GROSS: So he never felt that he had to work hard to differentiate his style from your style.

WATSON: Oh, Merle, he - once in a while, he'd asked me for some pointers on a melody to a song or something, but Merle played his very own thing on the guitar. I don't think he even ever asked me how to hold the pick. He probably looked at the way I held it. But I never really sat down and taught him how you get this note or that note. I just played a song and sang it, and he jumped in there and learned the lead to it, like "Summertime," for instance. I had heard a version of that. And I said, Merle, what do you think about learning this? And I played the thing about halfway through, and he said, gosh, I don't know. That sounds like it'd be hard. And so help me, in five minutes, he could play the lead to it.

And when we did the recording - I'll say this about it, and then we'll move on - when we did the recording, the producer, Jack Clement, came running through and said, boys, don't touch it. It was the first take. He says, that one's the way it should be. And Merle said, well, it was spontaneous. He said, Dad, I'll have to go back and memorize what I did. Those things happen in the studio a lot of the time, you know? After you learn a song, you'll hear notes that you just reach for, and they're there. And you play things that you hadn't played before.

GROSS: I've noticed with a lot of musicians that they meet all these people who have memorized their licks, and they have no idea what they played (laughter). They were just being spontaneous, and everybody else goes and memorizes it. When your son Merle died, was it hard for you to go back on the road afterwards?

WATSON: If you'll pardon a little intimacy here, I'll tell you something that happened or I wouldn't have. Between the time he was killed and his funeral, I dreamed I was in a dark desert. And it was so hot, you couldn't breathe. And the sand was pulling me down like if you were in quicksand. And that big, strong hand reached back and said, come on, Dad; you can make it. And he brought me - led me out to where it was cool, but there was a - sunny, but there was a cool breeze. And I waked up, and I thought, well, I'll try.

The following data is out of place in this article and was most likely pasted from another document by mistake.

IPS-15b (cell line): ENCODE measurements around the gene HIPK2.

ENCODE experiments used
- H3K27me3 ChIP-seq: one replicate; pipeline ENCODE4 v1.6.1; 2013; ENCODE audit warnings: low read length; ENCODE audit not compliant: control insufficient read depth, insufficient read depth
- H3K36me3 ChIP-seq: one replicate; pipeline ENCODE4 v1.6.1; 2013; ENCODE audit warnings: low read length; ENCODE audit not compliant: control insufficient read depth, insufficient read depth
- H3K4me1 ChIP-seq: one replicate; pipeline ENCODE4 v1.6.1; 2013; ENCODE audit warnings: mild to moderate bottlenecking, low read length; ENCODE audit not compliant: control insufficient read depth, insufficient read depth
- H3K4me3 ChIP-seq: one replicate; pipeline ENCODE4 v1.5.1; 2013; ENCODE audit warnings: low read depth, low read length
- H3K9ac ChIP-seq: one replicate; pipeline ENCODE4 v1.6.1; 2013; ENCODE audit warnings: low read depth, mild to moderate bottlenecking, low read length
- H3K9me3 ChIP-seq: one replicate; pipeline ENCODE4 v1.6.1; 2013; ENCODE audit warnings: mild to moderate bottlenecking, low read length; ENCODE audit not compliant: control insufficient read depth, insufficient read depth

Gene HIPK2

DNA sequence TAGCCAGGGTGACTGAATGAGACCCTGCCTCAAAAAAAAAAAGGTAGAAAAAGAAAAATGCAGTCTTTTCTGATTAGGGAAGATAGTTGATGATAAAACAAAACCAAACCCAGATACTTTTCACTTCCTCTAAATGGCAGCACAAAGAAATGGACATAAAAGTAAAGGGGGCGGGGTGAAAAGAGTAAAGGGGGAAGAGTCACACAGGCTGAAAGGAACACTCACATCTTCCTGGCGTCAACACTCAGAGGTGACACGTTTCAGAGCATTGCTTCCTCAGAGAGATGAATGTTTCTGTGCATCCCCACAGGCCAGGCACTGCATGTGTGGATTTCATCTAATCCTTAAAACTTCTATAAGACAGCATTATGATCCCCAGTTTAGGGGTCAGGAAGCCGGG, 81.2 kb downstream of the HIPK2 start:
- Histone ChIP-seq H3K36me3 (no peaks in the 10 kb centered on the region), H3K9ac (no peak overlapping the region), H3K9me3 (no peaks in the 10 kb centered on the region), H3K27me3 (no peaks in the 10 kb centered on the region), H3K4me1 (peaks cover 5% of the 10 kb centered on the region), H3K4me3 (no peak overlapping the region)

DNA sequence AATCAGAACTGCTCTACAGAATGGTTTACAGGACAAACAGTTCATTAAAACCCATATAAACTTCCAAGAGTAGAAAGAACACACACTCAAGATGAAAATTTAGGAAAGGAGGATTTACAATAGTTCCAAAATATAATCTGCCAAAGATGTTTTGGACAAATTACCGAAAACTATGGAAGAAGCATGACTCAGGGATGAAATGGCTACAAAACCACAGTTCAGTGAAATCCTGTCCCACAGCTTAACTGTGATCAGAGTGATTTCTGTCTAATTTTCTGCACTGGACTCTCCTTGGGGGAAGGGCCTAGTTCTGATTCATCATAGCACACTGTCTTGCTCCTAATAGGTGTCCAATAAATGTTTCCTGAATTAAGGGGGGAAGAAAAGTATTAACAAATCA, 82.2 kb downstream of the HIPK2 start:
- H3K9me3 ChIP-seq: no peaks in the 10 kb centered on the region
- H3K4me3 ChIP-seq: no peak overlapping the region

And I took up the last job on that particular tour that we'd cancelled. And my friend Jack Lawrence had been working some while Merle was off the road with us for quite a while, and Jack stayed on as the other guitarist. And I'm kind of glad I did. If I had stayed off the road a month, I never would have come back. It was so hard, you - well, no, you couldn't know, Terry. But it was really hard to go back out there without him.

GROSS: But I guess that dream kind of gave you permission, in a way, to do it.

WATSON: I believe it was God saying it, I think, the dream was.

BIANCULLI: We're listening back to Terry's 1988 interview with Doc Watson. Today would have been his 100th birthday. We'll hear more of his FRESH AIR interview and concert after a break. This is FRESH AIR.


BIANCULLI: This is FRESH AIR. We're paying tribute to folk guitarist and singer Doc Watson, who was born 100 years ago today. Let's get back to Terry's 1988 interview with him.


GROSS: You know, we've been - I've been using the word virtuoso today. And I would guess that one of the problems of being a virtuoso is that people want to hear you play fast all the time, to hear you really, you know, do the most difficult stuff that you can do.

WATSON: Well, yeah, a lot of people do get into that. But usually, if you have a big audience, you can't really take requests from the - when you're on stage. So you just program your set, and you season it with enough of that to keep the people who love the flashy thing satisfied and kind of do a sensible set. I don't mind it if people like to hear the flat picking, and that does give you a boost, to get a lot of yells and whistles and screams from the audience, you know? But I love the good solid music, too. And most of the audience do, really. They - when it comes right down to it, they like to hear you - the whole scope of the thing. Being accused of being a virtuoso doesn't bother me as bad as people trying to put me on a pedestal, especially when they're my own age.

GROSS: What do you mean by putting you on a pedestal?

WATSON: Well, they act like you're a god or something, you know? Lord, I'm just people like everybody else. I do play the guitar, but I had to work awful hard at it to learn what I know.

GROSS: Can I ask you a question that I hope you don't mind me asking? And if you do, don't answer it. A lot of performers who are blind wear dark glasses when they perform. And that's something you've never done.